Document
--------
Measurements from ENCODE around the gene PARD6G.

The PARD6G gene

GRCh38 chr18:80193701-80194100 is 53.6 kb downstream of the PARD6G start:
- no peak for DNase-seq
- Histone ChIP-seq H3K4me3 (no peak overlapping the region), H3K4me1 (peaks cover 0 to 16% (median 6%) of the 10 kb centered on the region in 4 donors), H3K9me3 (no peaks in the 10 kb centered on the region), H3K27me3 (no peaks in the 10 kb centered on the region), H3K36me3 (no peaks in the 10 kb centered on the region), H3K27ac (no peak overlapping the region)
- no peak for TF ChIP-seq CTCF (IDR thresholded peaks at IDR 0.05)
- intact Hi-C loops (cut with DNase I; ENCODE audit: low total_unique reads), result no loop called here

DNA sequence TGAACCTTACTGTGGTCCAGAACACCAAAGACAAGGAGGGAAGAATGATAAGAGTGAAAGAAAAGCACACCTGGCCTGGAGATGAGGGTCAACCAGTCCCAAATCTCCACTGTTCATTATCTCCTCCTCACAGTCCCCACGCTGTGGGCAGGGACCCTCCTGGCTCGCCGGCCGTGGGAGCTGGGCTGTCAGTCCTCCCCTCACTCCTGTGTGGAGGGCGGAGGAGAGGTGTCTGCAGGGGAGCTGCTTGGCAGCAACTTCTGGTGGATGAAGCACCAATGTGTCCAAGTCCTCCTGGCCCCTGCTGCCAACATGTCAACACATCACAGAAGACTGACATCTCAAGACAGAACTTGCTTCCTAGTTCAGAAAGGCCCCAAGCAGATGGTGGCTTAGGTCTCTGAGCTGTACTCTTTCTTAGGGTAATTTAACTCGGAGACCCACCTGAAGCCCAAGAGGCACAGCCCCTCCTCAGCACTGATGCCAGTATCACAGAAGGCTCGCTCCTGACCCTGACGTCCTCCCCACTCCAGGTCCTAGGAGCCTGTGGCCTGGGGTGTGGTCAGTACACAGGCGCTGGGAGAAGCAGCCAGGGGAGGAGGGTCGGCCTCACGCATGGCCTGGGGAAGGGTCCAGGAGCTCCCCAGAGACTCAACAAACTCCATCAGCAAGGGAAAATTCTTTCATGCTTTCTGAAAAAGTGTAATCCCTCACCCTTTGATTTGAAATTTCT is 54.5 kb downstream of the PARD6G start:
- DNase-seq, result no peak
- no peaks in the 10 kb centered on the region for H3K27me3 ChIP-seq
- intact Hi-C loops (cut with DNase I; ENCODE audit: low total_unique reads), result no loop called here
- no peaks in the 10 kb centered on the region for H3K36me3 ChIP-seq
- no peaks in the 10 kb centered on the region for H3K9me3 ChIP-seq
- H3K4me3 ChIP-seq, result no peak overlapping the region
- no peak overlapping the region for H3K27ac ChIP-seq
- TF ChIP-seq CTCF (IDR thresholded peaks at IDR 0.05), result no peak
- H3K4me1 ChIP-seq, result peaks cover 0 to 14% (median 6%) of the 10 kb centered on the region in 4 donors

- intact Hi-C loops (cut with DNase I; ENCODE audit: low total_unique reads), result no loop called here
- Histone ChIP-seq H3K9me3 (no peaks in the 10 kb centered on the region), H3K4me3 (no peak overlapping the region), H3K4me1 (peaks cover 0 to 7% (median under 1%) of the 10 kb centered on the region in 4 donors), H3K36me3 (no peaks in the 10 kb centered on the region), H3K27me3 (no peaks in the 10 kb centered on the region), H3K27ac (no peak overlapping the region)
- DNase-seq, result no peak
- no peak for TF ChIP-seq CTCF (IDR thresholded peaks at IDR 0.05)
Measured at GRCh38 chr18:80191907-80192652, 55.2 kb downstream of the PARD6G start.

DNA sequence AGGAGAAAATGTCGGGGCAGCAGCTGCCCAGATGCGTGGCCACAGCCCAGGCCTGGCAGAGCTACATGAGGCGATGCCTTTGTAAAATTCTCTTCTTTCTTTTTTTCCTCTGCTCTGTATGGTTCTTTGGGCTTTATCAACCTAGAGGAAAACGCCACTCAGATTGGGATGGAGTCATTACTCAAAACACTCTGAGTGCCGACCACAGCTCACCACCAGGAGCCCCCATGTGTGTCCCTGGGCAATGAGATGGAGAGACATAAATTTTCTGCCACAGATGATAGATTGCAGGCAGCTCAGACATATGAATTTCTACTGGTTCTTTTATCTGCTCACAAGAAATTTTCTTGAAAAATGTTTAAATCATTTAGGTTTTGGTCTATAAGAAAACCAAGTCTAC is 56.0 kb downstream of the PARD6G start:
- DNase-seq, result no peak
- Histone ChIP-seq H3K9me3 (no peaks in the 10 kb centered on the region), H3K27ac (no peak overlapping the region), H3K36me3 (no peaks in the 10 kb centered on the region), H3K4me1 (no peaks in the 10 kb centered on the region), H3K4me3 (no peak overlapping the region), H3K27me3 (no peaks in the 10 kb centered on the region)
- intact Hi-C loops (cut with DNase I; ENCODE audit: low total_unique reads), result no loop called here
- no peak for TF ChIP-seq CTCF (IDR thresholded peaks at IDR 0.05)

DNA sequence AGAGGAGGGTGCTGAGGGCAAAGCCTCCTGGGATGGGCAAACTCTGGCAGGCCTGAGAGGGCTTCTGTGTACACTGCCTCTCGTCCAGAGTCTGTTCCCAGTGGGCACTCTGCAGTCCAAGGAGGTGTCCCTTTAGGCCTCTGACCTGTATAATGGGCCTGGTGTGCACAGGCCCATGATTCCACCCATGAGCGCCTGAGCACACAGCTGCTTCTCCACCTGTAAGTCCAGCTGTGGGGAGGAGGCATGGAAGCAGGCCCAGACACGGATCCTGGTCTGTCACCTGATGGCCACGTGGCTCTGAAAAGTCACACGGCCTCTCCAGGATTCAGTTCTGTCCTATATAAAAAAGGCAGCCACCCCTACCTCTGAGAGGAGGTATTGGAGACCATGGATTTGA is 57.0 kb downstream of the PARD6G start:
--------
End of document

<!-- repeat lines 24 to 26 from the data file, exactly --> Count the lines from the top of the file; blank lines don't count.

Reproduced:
- DNase-seq, result no peak
- Histone ChIP-seq H3K9me3 (no peaks in the 10 kb centered on the region), H3K27ac (no peak overlapping the region), H3K36me3 (no peaks in the 10 kb centered on the region), H3K4me1 (no peaks in the 10 kb centered on the region), H3K4me3 (no peak overlapping the region), H3K27me3 (no peaks in the 10 kb centered on the region)
- intact Hi-C loops (cut with DNase I; ENCODE audit: low total_unique reads), result no loop called here